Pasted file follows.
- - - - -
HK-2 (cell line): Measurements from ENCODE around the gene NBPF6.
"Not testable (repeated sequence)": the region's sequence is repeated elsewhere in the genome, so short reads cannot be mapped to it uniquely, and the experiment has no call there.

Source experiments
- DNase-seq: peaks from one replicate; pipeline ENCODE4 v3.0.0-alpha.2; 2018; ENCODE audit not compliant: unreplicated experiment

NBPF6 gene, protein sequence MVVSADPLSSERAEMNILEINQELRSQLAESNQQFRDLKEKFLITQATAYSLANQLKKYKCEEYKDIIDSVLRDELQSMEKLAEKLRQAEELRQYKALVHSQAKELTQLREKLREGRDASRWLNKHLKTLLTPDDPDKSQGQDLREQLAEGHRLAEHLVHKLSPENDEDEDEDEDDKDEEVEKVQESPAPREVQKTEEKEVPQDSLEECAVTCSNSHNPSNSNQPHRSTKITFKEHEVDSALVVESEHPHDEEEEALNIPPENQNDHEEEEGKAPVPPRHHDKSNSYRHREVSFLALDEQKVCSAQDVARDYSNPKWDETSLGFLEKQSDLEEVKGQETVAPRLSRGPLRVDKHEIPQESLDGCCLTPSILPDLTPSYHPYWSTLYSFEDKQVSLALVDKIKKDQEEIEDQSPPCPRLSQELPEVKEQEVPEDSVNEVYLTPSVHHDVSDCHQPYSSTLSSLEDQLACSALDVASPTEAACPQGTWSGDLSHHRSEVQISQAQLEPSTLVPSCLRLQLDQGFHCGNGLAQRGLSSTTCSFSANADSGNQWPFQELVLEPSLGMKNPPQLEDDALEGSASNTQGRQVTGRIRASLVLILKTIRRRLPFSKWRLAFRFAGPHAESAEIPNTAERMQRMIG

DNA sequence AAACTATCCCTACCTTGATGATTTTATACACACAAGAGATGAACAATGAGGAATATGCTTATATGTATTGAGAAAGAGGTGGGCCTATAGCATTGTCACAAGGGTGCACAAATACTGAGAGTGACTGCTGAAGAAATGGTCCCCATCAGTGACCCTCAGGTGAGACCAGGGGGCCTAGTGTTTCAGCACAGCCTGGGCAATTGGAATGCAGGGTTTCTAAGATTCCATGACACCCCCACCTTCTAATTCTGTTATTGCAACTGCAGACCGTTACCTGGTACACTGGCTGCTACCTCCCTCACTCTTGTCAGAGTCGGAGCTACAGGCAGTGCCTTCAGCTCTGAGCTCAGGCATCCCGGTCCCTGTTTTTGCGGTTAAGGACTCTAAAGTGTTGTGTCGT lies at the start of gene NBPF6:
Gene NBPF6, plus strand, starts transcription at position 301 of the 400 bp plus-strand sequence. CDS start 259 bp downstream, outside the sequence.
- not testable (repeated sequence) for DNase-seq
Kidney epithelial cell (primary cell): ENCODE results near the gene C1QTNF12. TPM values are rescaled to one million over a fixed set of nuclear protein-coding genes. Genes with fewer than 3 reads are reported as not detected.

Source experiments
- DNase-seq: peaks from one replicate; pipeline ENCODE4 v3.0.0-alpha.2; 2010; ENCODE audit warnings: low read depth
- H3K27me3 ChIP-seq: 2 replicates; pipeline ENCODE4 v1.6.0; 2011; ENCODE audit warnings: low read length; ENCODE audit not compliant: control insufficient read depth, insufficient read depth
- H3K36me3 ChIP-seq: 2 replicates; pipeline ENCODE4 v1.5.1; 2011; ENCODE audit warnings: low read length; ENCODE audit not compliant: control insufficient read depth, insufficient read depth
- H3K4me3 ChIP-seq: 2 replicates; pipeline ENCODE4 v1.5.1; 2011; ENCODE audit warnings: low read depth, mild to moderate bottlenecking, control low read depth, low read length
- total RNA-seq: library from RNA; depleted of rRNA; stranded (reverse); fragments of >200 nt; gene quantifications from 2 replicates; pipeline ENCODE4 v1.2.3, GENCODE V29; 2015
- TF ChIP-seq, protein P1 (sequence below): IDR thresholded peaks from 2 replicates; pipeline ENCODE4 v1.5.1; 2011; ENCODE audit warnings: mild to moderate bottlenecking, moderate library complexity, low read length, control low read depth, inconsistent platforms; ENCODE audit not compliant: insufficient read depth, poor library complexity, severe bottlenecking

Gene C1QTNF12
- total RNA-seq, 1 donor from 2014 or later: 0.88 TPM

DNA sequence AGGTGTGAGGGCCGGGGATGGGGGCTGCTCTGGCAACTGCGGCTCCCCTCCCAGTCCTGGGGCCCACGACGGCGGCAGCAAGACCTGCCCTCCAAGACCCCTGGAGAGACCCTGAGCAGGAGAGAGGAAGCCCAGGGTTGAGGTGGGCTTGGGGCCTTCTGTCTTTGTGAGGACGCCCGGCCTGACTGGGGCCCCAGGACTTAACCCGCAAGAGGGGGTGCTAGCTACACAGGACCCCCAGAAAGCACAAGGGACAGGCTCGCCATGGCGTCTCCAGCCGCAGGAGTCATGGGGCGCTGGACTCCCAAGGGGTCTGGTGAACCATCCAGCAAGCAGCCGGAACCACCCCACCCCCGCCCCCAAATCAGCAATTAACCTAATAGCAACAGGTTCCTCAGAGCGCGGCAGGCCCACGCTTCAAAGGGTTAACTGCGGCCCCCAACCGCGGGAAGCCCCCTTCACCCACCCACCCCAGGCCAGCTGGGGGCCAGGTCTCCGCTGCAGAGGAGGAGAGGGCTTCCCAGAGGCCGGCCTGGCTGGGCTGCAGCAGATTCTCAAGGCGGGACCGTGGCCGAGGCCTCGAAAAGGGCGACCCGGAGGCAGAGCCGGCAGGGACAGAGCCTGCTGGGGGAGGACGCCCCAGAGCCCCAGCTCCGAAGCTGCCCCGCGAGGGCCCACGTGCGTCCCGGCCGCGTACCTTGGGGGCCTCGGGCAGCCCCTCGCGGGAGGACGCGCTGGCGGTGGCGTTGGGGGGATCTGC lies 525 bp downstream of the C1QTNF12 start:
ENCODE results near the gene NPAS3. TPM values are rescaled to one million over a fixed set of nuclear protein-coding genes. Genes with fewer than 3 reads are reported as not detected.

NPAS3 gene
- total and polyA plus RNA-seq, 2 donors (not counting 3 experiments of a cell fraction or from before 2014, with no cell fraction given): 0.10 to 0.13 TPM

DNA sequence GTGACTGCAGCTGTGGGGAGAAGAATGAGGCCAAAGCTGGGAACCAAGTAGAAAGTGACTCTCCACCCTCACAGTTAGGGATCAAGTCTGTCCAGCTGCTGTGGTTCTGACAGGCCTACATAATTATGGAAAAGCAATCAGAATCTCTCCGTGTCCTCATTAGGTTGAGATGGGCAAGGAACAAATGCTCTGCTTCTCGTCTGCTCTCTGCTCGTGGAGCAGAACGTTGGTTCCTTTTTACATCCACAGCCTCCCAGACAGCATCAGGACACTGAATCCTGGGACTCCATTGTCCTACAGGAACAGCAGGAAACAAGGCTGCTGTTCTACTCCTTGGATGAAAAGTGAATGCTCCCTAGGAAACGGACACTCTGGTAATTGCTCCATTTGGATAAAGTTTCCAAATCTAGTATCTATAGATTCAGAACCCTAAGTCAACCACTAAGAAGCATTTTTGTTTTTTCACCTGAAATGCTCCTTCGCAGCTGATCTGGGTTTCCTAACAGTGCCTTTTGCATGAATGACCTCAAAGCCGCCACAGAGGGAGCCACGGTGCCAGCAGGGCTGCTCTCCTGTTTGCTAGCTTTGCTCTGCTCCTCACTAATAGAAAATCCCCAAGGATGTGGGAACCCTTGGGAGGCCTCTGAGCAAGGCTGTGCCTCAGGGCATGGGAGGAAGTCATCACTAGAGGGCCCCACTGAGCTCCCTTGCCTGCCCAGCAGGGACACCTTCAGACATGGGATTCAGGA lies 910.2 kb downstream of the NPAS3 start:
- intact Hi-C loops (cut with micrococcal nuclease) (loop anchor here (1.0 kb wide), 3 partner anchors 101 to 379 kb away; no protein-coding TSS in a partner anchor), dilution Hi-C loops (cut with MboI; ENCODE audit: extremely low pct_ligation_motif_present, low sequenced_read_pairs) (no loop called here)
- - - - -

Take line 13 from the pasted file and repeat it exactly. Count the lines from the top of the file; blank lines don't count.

- H3K36me3 ChIP-seq: 2 replicates; pipeline ENCODE4 v1.5.1; 2011; ENCODE audit warnings: low read length; ENCODE audit not compliant: control insufficient read depth, insufficient read depth